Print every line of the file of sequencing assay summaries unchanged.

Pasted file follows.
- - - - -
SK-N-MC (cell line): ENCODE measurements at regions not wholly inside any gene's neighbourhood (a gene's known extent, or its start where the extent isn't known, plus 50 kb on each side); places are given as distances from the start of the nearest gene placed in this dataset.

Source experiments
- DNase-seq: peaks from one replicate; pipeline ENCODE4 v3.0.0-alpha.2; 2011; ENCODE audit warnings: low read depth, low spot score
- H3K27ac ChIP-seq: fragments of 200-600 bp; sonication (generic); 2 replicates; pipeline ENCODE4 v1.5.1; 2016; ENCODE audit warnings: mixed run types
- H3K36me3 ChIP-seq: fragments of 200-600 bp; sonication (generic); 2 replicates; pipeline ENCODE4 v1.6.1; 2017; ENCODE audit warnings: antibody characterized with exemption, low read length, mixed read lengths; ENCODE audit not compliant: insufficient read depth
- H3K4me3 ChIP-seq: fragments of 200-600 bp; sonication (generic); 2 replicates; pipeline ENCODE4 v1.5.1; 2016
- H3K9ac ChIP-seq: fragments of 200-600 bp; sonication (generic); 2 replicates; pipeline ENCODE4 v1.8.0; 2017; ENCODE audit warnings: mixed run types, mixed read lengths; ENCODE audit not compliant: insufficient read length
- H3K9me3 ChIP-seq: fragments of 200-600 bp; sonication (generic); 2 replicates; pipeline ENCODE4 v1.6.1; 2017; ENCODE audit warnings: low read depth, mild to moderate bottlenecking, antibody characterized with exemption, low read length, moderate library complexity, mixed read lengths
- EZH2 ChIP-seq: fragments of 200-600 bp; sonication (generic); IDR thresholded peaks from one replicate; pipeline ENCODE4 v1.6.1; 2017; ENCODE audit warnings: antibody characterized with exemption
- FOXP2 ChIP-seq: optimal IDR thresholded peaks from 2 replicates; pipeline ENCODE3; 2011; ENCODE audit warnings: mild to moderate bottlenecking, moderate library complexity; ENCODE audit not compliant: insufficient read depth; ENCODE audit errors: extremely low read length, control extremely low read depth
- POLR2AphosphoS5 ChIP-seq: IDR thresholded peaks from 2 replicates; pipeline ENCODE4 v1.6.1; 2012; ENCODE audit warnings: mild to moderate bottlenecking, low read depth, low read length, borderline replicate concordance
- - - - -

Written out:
SK-N-MC (cell line): ENCODE measurements at regions not wholly inside any gene's neighbourhood (a gene's known extent, or its start where the extent isn't known, plus 50 kb on each side); places are given as distances from the start of the nearest gene placed in this dataset.

Source experiments
- DNase-seq: peaks from one replicate; pipeline ENCODE4 v3.0.0-alpha.2; 2011; ENCODE audit warnings: low read depth, low spot score
- H3K27ac ChIP-seq: fragments of 200-600 bp; sonication (generic); 2 replicates; pipeline ENCODE4 v1.5.1; 2016; ENCODE audit warnings: mixed run types
- H3K36me3 ChIP-seq: fragments of 200-600 bp; sonication (generic); 2 replicates; pipeline ENCODE4 v1.6.1; 2017; ENCODE audit warnings: antibody characterized with exemption, low read length, mixed read lengths; ENCODE audit not compliant: insufficient read depth
- H3K4me3 ChIP-seq: fragments of 200-600 bp; sonication (generic); 2 replicates; pipeline ENCODE4 v1.5.1; 2016
- H3K9ac ChIP-seq: fragments of 200-600 bp; sonication (generic); 2 replicates; pipeline ENCODE4 v1.8.0; 2017; ENCODE audit warnings: mixed run types, mixed read lengths; ENCODE audit not compliant: insufficient read length
- H3K9me3 ChIP-seq: fragments of 200-600 bp; sonication (generic); 2 replicates; pipeline ENCODE4 v1.6.1; 2017; ENCODE audit warnings: low read depth, mild to moderate bottlenecking, antibody characterized with exemption, low read length, moderate library complexity, mixed read lengths
- EZH2 ChIP-seq: fragments of 200-600 bp; sonication (generic); IDR thresholded peaks from one replicate; pipeline ENCODE4 v1.6.1; 2017; ENCODE audit warnings: antibody characterized with exemption
- FOXP2 ChIP-seq: optimal IDR thresholded peaks from 2 replicates; pipeline ENCODE3; 2011; ENCODE audit warnings: mild to moderate bottlenecking, moderate library complexity; ENCODE audit not compliant: insufficient read depth; ENCODE audit errors: extremely low read length, control extremely low read depth
- POLR2AphosphoS5 ChIP-seq: IDR thresholded peaks from 2 replicates; pipeline ENCODE4 v1.6.1; 2012; ENCODE audit warnings: mild to moderate bottlenecking, low read depth, low read length, borderline replicate concordance